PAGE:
Do you know what various options you have available for injection molded parts surface finish?
Understanding the intention and function of your product and how the end customer will use it may help to determine what resin you should be using for molding. You should be selecting a resin and a surface finish that offers flexibility while meeting the products requirement and visual expectation. The perceived value of the product is what the finished part looks like. Multiple resins can offer a texture and finish that will be durable and visually appealing, and still meet the performance requirements needed to meet requirements. These are some of the initial discussion points you should be having with your mold designer concerning surface finish:
What Type of Surface Finish is Available?
Before you start picking out the final injection molded parts surface finish, you should already have decided what class of mold you need based on production volume and what material the mold will be made from. A steel mold will be harder than an aluminum mold and offer more options for surface finish. Steel has the advantage that it can be polished for a smoother surface finish. That can also be advantageous for painting or another secondary turnkey operation to enhance your product.
Some of the finishes available include:
- Geometric or patterned shapes
- Leathery texture simulating grain
- Prepared for painting or secondary graphics
- Etched with a logo
- Blasted for a rough uniform texture
- Gloss, matte, or satin polish
- Mirror or lens finish
What Surface Finish Can Do
Product surface finish and texture has multiple advantages including being used to make undercuts and hide parting lines. There will be two halves to the mold, and possible multiple slides that move in and out to inject and release the part. All of those adjoining areas form parting lines that may or may not be visually appealing. A strategic texture or finish in those areas can blend or hide the parting lines. Beyond visual appeal, texture can improve grip, offer improved paint adhesion, and can also allow gases to escape the mold during the injection process. The surface finish needs to be decided very early on when choosing your resin to allow for proper design in the mold.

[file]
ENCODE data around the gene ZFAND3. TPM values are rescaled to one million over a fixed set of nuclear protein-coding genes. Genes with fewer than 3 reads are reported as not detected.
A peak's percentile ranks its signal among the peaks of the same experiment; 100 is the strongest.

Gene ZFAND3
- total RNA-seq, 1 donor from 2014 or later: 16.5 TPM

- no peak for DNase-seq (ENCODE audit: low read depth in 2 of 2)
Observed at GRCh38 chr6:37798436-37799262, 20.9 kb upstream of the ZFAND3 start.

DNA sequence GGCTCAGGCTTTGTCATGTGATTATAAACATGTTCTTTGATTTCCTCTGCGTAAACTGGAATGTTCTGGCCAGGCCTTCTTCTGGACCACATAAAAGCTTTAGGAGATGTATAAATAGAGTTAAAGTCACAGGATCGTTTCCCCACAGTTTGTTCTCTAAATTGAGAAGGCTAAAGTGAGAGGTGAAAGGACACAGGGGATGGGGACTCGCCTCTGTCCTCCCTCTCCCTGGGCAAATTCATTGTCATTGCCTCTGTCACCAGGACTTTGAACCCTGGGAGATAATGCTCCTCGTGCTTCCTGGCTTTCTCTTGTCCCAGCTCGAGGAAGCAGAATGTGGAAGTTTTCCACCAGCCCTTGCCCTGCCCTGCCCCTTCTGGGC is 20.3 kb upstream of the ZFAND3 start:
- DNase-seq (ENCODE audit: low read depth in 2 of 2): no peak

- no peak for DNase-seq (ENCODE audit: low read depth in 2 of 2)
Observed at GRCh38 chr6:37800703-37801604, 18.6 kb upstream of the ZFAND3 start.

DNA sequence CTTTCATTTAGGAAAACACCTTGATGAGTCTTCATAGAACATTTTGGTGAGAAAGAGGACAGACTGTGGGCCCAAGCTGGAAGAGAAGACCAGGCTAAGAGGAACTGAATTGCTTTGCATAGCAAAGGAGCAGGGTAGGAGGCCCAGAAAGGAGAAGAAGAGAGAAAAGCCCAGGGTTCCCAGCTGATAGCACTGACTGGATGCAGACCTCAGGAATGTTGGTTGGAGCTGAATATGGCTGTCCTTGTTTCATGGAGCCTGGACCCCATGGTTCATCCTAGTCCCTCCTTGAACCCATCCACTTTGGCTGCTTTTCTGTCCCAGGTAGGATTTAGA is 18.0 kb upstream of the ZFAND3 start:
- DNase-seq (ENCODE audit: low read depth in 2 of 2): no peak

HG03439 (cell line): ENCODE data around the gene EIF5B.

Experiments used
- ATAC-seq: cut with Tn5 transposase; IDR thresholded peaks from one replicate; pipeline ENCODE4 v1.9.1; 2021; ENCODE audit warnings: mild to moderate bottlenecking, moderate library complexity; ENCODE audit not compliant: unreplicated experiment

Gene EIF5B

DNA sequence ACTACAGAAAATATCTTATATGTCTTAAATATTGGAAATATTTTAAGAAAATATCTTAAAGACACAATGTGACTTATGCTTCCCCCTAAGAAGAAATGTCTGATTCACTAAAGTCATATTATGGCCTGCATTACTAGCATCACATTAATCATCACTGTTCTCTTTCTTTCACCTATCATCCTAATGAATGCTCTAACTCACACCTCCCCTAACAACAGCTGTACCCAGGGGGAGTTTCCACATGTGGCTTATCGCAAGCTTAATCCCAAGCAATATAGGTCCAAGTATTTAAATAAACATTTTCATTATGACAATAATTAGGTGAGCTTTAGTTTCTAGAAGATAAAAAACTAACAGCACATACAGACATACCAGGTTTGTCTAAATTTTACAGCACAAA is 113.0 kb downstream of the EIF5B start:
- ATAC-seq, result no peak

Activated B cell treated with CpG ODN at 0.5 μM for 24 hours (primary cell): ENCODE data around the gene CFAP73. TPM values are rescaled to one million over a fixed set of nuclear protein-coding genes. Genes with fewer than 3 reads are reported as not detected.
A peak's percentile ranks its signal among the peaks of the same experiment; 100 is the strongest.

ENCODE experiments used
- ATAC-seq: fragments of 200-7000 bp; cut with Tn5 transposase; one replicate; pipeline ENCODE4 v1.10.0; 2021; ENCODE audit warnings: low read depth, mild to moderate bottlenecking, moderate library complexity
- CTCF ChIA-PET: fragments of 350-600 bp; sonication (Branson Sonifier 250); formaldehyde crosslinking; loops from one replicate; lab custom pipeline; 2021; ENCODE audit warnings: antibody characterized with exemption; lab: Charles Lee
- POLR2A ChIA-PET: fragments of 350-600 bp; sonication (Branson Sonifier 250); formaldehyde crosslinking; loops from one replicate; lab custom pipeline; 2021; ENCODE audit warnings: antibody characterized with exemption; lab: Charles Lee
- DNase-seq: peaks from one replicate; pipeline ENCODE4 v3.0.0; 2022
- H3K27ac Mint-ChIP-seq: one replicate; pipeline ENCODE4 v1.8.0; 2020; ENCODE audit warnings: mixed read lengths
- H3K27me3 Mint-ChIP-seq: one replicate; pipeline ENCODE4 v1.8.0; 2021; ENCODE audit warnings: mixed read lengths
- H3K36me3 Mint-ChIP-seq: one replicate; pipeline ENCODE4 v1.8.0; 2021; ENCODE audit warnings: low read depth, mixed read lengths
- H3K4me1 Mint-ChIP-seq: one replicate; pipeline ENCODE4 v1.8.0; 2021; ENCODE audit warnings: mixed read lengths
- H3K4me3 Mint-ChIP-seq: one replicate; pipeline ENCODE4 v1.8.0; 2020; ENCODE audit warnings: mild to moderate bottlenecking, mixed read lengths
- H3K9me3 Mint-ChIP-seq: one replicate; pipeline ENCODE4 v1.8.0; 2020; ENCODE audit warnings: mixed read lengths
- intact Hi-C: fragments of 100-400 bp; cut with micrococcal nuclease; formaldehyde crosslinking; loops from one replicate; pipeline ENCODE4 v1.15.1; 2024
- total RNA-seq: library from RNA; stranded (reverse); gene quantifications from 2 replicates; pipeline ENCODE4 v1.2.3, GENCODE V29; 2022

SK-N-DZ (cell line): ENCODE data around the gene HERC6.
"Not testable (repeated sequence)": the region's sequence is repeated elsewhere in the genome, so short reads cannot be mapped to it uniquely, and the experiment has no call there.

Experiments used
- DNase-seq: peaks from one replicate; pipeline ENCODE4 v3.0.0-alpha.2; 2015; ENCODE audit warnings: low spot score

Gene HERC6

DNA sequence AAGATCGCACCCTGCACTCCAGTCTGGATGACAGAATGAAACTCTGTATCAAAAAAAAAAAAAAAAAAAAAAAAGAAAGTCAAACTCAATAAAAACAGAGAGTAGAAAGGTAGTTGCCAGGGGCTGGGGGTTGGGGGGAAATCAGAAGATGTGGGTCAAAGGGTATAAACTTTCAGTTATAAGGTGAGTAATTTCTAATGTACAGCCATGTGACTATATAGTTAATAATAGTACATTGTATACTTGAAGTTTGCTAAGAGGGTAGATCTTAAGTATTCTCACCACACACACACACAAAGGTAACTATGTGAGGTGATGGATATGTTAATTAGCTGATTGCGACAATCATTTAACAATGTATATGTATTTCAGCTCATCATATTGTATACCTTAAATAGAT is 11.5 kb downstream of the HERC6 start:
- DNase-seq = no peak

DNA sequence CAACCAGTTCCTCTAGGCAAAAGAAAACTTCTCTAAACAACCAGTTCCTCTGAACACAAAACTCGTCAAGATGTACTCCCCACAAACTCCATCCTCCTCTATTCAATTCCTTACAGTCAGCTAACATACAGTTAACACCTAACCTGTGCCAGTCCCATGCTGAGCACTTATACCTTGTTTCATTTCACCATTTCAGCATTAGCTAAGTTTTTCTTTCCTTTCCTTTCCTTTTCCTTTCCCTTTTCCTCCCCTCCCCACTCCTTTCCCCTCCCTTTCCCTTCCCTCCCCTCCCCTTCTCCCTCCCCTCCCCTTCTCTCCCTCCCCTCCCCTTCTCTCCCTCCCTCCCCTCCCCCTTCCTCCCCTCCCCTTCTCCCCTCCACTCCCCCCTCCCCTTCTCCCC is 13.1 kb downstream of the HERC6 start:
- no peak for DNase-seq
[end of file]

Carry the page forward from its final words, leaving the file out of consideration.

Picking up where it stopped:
What Surface Finish Can Affect
The surface finish may seem like a small variable to consider during the design phase of the mold, but if left as an after-thought, it can cause headaches later on. One thing that texture can do is affect the flow of resin through the mold. Think of a smooth road vs. a parking lot full of speed bumps. Resin will need to flow across the surface and fill every miniature cavity covered with texture. Be sure to have your mold analyzed through the design process to have certainty that resin will fill the cavity correctly during injection.
Beyond resin flow, surface texture can affect the ability to add embossing, pad printing, or hot stamping with a logo or visual design. You will need to choose a resin and surface texture that will do well with the secondary process and absorb the color you need for your project.
What Can Change Your Surface Finish
The resin material you choose may have an impact on the surface finish options available. There are basic two categories of resins; amorphous and semi-crystalline. Beyond those there are sub-categories and then an even deeper discussion on additives or fillers, fill rate inside the mold, pressure requirements, and temperatures. It’s all connected and can be confusing to know which drives the finish more and what can affect your end product.
When you need a resource to design your mold and select a resin with that meets your needs and expectations, we’re here to help.
For more information on SEA-LECT’s production opportunities, call (425) 339-0288 or email us at email@example.com.
Matthias Poischbeg was born and raised in Hamburg, Germany. Matt moved to Everett, Wash., after finishing his bachelor’s degree in business in 1995 to work for Sea-Dog Corporation, a manufacturer, and distributor of marine and rigging hardware established in 1923.
In 1999, Matt took over the reins at Sea-Lect Plastics Corporation, a sister company of Sea-Dog and a manufacturer of plastic injection molded products with an in-house tool & die shop. Matthias Poischbeg is also a contributor to Grit Daily.